Consider this random encounter in a random hallway at a random place where there are random people who know each other:
“Hi, How are ya?”
“Oh hey! I’m good, how’s it going with you?”
“I’m fine, see ya later!”
I’ve heard many people complain about the inauthentic nature of this conversation. In fact, I’ve maybe complained as well about such greetings that are so typical in our modern social setting. We all know that these passing statements aren’t usually an invitation to share an accurate depiction of our emotional temperature, they are, in brief, greetings, and therefore they are… brief.
Today I was contemplating these realities:
First, to ask somebody how they are doing is a normal cultural greeting in our society as it is in many others. This greeting does not require, in fact frequently shies away from, an outpouring of how we are really doing. Such an answer we don’t have time for in passing. Whether you view this as insensitive or not, its the reality of our culture.
Second, some people I’ve talked to are frustrated with this portion of our culture and feel it hinders authenticity and therefore, true community. They view these greetings as shallow and hypocritical. They realize that many people answer “fine” or “good” because it is the socially “appropriate” response, not necessarily how that person is actually doing.
Usually these people frustrated by this perceived inauthenticity are just starting to analyze their culture and thus realize that there are portions of it, particularly portions that they perhaps have blindly accepted, that they might now disagree with. Its a rough process to start, but necessary.
And in light of those two competing realities, I have come to my own convictions.
First, realize the reality (both the benefit and the limit) of an appropriate greeting. “Hi, how’s it going” is simply acknowledging somebody’s presence and value. Its polite. It might not be deep, but its friendly and appropriate. If people can be polite with one another on a shallow level, they have the possibility of opening up more in later meetings because they feel valued and appreciated in the little ways, ie: greetings.
Furthermore, if you really want to know how somebody is doing, and you have the time, ie: you’re not passing them in the hallway off to a meeting, but instead sitting down for lunch together, ask specifically. This might be just my preference, but it drives me crazy when I sit down with a friend, or an acquaintance and they say something like this: “Ok, so tell me how you really are, none of this fake stuff…”
This implies that other times in the past I’ve been fake with them. Ouch! Even if I have been “fake” with them, there’s probably a reason, and they didn’t just gain my trust with that request, er, demand.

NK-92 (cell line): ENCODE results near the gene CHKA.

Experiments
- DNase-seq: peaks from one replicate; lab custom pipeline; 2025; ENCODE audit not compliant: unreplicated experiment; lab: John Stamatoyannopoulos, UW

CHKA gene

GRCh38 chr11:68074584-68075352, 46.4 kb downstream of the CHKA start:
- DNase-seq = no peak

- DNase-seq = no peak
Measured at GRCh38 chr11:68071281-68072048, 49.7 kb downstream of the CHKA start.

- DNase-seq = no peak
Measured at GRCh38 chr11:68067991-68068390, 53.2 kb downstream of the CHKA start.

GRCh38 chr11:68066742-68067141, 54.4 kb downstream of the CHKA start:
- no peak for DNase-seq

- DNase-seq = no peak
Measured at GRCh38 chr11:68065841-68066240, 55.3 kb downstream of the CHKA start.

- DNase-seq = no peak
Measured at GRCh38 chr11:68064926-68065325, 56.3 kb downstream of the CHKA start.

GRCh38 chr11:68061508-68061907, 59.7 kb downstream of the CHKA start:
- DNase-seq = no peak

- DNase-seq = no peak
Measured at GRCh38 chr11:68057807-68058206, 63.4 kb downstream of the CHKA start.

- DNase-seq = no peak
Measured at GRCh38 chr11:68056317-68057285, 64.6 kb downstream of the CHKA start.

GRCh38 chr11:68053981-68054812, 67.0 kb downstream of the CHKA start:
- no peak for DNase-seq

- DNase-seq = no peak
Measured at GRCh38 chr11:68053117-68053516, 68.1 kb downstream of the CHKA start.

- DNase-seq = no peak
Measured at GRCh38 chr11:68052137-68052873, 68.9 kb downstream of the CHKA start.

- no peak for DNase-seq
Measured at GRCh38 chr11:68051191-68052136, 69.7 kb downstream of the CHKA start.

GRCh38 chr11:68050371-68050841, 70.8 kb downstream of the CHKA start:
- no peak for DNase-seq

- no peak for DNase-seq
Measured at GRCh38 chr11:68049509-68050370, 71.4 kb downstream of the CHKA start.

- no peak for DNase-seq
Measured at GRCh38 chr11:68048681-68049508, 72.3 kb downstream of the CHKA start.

Also, this is a really broad question. I’m overwhelmed with such a broad question, especially when I feel the other is expecting something deep and profound! I could be feeling a number of things at once:
- Nervous for an conversation I need to have later
- excited for my weekend plans
- angry that somebody cut me off on the way to work
- confused about a social interaction that I’ve probably analyzed way too much to be helpful
- pondering the meaning of a weird dream I had last night
- trying to figure out when I will have time to make dinner tonight
- the list goes on
With all of these emotions and thoughts swirling in my head, how to I answer your general question about how I am really doing?
A question that I would love to answer is a little more narrowed down. For example: “Hey remember you told me yesterday your grandma’s not doing well, how are you feeling about that?” or “So I noticed on Facebook that you watched (random movie) this weekend, what did you think of it?”
This slightly more specific approach is easier to answer and also gives the feel that this other person has noticed something about me without me having to tell them about it. It helps me feel as if they’re already interested. Always a plus.
The Literal and the Not So Literal
Lastly, if you’re going to continue being frustrated about the paradox of this greeting: asking how you are but not really wanting more than a one word reply at the moment, then please recognize all the other ways we do this in our language. We have plenty of phrases we use that are not interpreted literally.
In fact, that word literally has ironically come to not always mean what it literally means. Let me provide an example… I heard a student the other day complaining about a test she was going into that she wasn’t prepared for. She said “If I don’t pass this test, I will literally die!!” In reality, she won’t die. And in reality, literally speaking, she won’t die.See how many other non literal phrases you can spot:
- “I’m starving!”
- “I love greek yogurt, OMG, I’m like obsessed with it! You don’t even understand.”
- “If he comes home with the wrong kind of yogurt again, I’m going to kill him.”
Yeah, whatever. We understand that you’re not really starving, you’re just hungry. You’re also not obsessed with something as trivial as greek yogurt, but I do in fact understand that you like it a great deal, more than any other kind of yogurt, perhaps more than any other kind of dairy product, who knows? I sure hope you’re not actually going to kill somebody for, again, something as trivial as yogurt, but I understand that you’re angry and frustrated. But if you’re actually starving, obsessive, and planning a murder, we have many more problems on our hands than being hungry and upset and without yogurt.
“How are you?” is simply another way of saying “hi” just like “I’m starving” is another way of saying “I’m hungry”. Simple as that.